EXCLUSIVE: Fujitsu Sack 200 In OZ, Staff Now They Move To Offload PC Business
Struggling Japanese Company Fujitsu who have laid off more than 200 staff this year in Australia, is in talks with Lenovo in an effort to sell their struggling PC business.
In Australia Fujitsu who are struggling to hold onto several large service accounts, have struggled to sell PC’s and at one stage they were forced to supply more than 5,000 Hewlett Packard PC’s to a major banking client.
Last night the Company confirmed that they are in talks to sell its personal-computer arm to Lenovo who already own the NEC PC brand in Japan.
In Australia Fujitsu under the management of Mike Foster a former Telstra executive, has sacked more than 200 staff during the past 12 months with several staff lodging complaints with Work Cover over the work ethics at the Company and the way in which they were terminated.
One senior executive who had worked at the Company for several years and was suddenly terminated while being treated for a medical condition, recently, ended up on life support after suffering a heart attack. His colleagues blame work conditions at the Company as contributing factor.
ChannelNews understands that the Company has been accused of “Exploiting” employees and that investigations are ongoing.
We have also been told that complaints have been lodged by several customers of Fujitsu including Qantas an account that Fujitsu is tipped to lose, Serco and WA Health.
In the latest move the Japanese Company is looking to offload assets in an effort to shore up their balance sheet.
A person familiar with the discussions said the Lenovo-Fujitsu deal could be structured similarly to the NEC deal. Lenovo would buy the majority of Fujitsu’s PC subsidiary, which was spun off from the Fujitsu parent in February, and Lenovo would lead the business with Fujitsu retaining a minority stake, this person said.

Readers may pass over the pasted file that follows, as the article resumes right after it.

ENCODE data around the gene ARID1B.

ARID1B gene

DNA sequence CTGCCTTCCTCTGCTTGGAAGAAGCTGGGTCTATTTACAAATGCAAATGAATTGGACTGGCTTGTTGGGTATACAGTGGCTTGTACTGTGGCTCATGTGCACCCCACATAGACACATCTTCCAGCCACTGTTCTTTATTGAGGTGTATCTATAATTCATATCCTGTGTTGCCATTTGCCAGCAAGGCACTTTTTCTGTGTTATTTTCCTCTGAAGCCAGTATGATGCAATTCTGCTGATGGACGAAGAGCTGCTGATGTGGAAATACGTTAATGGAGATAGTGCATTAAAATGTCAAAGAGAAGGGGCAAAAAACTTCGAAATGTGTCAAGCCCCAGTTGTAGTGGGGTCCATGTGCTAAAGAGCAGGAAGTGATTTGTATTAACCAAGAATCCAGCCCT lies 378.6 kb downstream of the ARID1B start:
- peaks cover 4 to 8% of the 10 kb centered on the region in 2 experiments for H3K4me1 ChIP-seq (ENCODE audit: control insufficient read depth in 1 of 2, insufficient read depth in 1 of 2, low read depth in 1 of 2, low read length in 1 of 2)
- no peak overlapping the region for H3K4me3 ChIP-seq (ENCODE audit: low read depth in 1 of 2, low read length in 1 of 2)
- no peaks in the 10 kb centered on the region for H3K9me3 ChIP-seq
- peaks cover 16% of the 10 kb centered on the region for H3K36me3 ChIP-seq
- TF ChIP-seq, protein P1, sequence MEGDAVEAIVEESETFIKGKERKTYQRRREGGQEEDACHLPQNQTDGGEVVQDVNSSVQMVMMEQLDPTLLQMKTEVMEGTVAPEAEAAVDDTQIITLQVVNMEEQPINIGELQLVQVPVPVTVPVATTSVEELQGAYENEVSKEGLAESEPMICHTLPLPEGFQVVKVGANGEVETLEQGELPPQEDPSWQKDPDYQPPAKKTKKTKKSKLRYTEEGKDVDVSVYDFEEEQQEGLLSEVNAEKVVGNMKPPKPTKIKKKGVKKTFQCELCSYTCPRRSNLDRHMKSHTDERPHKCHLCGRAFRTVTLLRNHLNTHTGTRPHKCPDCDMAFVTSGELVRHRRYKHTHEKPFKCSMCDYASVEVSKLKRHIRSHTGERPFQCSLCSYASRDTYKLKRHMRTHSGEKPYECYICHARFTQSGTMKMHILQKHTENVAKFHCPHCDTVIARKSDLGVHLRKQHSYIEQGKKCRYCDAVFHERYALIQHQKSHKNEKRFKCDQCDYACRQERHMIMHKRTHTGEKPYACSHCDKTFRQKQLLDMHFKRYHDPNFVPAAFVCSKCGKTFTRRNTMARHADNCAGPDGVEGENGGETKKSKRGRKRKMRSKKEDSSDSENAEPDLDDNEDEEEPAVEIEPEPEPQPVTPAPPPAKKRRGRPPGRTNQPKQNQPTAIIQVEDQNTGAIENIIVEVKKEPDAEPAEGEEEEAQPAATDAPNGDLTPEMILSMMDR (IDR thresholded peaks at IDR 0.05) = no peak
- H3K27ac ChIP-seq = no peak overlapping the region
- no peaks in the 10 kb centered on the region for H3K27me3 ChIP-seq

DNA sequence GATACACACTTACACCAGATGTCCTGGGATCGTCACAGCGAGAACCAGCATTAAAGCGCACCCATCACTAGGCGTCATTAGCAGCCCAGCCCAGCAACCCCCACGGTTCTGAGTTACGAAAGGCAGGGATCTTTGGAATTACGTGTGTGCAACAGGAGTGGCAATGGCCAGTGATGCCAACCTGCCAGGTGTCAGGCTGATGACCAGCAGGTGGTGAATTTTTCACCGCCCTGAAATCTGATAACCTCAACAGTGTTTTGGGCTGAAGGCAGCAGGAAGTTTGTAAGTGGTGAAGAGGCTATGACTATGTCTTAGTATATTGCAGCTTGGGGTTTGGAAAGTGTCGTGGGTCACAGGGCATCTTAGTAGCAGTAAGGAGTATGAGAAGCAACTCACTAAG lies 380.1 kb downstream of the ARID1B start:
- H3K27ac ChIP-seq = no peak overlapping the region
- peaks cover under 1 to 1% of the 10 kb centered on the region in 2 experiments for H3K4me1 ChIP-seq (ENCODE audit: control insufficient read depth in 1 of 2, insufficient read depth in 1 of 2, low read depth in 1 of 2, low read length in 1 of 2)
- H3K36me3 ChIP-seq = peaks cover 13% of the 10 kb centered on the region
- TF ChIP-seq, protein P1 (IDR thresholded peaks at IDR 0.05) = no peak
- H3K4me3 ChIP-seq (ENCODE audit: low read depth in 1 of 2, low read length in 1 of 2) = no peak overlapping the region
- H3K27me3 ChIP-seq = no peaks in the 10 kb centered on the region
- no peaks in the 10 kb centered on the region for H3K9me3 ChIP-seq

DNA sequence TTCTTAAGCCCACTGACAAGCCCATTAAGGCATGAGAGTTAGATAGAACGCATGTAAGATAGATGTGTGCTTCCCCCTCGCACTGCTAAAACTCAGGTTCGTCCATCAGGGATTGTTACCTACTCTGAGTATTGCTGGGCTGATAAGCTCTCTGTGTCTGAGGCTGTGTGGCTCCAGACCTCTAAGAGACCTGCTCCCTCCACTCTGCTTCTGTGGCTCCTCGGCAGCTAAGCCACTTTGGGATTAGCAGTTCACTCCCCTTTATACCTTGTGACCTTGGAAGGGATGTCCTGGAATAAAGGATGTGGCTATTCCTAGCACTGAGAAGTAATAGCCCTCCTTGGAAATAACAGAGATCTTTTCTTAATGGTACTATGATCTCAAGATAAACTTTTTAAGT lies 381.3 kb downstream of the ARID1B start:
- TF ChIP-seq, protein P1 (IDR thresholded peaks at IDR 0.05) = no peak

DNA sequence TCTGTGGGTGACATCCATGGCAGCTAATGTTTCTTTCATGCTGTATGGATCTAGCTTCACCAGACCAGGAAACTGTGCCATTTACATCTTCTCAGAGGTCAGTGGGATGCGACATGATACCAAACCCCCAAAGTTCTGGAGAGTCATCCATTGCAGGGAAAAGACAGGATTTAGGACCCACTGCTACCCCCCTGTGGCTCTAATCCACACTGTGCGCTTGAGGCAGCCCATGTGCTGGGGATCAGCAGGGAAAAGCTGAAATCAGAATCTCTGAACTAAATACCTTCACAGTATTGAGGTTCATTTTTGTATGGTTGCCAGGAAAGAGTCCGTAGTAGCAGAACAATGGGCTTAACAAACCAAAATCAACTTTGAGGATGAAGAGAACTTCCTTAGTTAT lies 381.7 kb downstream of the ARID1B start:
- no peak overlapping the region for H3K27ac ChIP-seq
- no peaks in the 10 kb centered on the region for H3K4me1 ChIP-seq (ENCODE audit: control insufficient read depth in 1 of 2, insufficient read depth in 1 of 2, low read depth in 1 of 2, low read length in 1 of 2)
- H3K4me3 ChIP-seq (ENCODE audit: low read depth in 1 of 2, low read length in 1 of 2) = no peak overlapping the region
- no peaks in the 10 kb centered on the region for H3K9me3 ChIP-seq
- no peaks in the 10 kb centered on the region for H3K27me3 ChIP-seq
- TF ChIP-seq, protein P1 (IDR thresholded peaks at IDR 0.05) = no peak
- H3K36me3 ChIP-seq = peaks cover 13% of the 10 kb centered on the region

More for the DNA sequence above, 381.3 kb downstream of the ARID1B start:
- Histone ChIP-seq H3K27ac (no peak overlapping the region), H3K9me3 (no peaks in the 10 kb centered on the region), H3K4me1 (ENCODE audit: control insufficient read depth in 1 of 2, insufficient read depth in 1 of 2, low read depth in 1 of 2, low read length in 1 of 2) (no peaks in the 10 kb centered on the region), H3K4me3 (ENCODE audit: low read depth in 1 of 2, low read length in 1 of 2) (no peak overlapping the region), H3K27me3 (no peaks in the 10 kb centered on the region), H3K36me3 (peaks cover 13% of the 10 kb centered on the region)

In a statement following Japanese reports about the deal, Fujitsu said: “We are considering various options for the PC unit, including a possible deal with Lenovo.”
Lenovo accounted for 21.1% of global PC shipments in the second quarter, followed by HP Inc.’s 20.7%, according to IDC, while Fujitsu trailed far behind in ninth place with a share of 1.1%.
Lenovo already acquired the PC business of another former Japanese giant, NEC, in 2011, and it took over the ThinkPad PC business from International Business Machines Corp. in 2005.
Fujitsu Chief Executive Tatsuya Tanaka, is currently facing pressure from investors to improve profitability and slim down its business, has tried to focus on higher-margin service businesses such as organizing banks’ computer systems or providing data to help farmers grow crops more efficiently.
“The deal is a win-win,” said Atsushi Osanai, a former Sony employee who is now a visiting fellow at Harvard University. “Fujitsu would be able to keep the brand name while Lenovo could expand its presence in the enterprise business where the Japanese company is strong.”
Investors welcomed the Lenovo deal as a sign that Fujitsu was taking steps toward “selection and concentration,” said Yoshinori Ogawa, a strategist at Okasan Securities.
Fujitsu already tried earlier this year to unload the PC business in a proposed three-way merger with Toshiba’s Dynabook unit and Vaio Corp., the former Sony PC arm that is now owned by a private-equity fund. The plan fell apart because none of the three was ready to take leadership.